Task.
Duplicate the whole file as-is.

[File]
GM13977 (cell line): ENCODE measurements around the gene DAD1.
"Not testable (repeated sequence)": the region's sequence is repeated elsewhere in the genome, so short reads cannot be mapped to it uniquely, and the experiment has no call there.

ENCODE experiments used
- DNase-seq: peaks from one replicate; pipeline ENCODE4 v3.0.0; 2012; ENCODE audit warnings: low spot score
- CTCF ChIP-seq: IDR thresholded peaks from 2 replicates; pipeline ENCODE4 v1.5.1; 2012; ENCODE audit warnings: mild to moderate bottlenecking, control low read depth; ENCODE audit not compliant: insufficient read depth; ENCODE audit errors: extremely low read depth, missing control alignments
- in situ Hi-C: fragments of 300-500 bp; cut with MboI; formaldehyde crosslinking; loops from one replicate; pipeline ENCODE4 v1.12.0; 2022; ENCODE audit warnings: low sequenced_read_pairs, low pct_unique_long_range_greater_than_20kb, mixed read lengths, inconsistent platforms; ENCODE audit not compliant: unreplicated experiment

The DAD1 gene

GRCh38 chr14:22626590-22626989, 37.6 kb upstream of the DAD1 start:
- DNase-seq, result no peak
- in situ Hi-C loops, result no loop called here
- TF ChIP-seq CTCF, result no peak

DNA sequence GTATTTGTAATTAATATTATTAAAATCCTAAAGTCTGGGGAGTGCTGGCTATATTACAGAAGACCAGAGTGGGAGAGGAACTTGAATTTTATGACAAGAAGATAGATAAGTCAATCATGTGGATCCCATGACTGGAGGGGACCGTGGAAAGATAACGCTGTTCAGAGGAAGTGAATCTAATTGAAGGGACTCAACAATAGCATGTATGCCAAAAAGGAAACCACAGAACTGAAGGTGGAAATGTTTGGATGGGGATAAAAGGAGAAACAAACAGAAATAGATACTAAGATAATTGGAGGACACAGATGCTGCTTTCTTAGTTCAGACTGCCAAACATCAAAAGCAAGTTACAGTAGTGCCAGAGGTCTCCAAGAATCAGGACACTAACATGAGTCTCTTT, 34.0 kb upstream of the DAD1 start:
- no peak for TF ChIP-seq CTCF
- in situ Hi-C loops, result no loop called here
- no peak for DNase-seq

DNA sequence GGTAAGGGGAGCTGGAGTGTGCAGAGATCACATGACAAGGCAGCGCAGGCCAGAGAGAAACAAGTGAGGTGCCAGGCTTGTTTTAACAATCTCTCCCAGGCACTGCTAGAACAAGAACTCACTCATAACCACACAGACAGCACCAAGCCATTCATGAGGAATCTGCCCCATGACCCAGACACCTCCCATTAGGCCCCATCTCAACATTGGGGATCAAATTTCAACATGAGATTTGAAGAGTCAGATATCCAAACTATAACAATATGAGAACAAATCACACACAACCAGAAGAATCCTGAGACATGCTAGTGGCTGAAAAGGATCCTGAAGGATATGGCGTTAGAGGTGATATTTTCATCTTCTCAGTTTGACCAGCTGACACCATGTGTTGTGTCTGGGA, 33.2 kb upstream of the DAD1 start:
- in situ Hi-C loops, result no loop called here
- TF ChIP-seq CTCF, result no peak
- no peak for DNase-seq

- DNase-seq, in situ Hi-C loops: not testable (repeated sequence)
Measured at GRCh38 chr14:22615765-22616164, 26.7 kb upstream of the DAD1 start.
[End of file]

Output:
GM13977 (cell line): ENCODE measurements around the gene DAD1.
"Not testable (repeated sequence)": the region's sequence is repeated elsewhere in the genome, so short reads cannot be mapped to it uniquely, and the experiment has no call there.

ENCODE experiments used
- DNase-seq: peaks from one replicate; pipeline ENCODE4 v3.0.0; 2012; ENCODE audit warnings: low spot score
- CTCF ChIP-seq: IDR thresholded peaks from 2 replicates; pipeline ENCODE4 v1.5.1; 2012; ENCODE audit warnings: mild to moderate bottlenecking, control low read depth; ENCODE audit not compliant: insufficient read depth; ENCODE audit errors: extremely low read depth, missing control alignments
- in situ Hi-C: fragments of 300-500 bp; cut with MboI; formaldehyde crosslinking; loops from one replicate; pipeline ENCODE4 v1.12.0; 2022; ENCODE audit warnings: low sequenced_read_pairs, low pct_unique_long_range_greater_than_20kb, mixed read lengths, inconsistent platforms; ENCODE audit not compliant: unreplicated experiment

The DAD1 gene

GRCh38 chr14:22626590-22626989, 37.6 kb upstream of the DAD1 start:
- DNase-seq, result no peak
- in situ Hi-C loops, result no loop called here
- TF ChIP-seq CTCF, result no peak

DNA sequence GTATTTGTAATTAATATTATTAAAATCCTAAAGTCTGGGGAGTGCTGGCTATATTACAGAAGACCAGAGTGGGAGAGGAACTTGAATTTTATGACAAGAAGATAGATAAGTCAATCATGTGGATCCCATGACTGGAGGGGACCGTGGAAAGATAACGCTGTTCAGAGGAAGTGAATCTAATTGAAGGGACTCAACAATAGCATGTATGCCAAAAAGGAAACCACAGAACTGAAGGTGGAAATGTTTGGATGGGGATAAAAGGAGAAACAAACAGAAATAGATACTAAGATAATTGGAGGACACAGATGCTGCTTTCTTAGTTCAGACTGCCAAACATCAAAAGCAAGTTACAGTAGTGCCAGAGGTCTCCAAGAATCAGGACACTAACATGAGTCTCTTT, 34.0 kb upstream of the DAD1 start:
- no peak for TF ChIP-seq CTCF
- in situ Hi-C loops, result no loop called here
- no peak for DNase-seq

DNA sequence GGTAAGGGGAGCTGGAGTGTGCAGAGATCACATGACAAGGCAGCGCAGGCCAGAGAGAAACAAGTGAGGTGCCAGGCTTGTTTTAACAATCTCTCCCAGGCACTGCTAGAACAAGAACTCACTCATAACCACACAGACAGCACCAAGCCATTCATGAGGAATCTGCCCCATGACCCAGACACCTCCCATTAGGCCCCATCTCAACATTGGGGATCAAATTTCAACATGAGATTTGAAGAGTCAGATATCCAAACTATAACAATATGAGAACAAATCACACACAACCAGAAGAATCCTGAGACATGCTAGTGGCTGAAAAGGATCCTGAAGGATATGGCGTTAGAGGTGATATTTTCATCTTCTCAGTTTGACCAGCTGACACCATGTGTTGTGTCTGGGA, 33.2 kb upstream of the DAD1 start:
- in situ Hi-C loops, result no loop called here
- TF ChIP-seq CTCF, result no peak
- no peak for DNase-seq

- DNase-seq, in situ Hi-C loops: not testable (repeated sequence)
Measured at GRCh38 chr14:22615765-22616164, 26.7 kb upstream of the DAD1 start.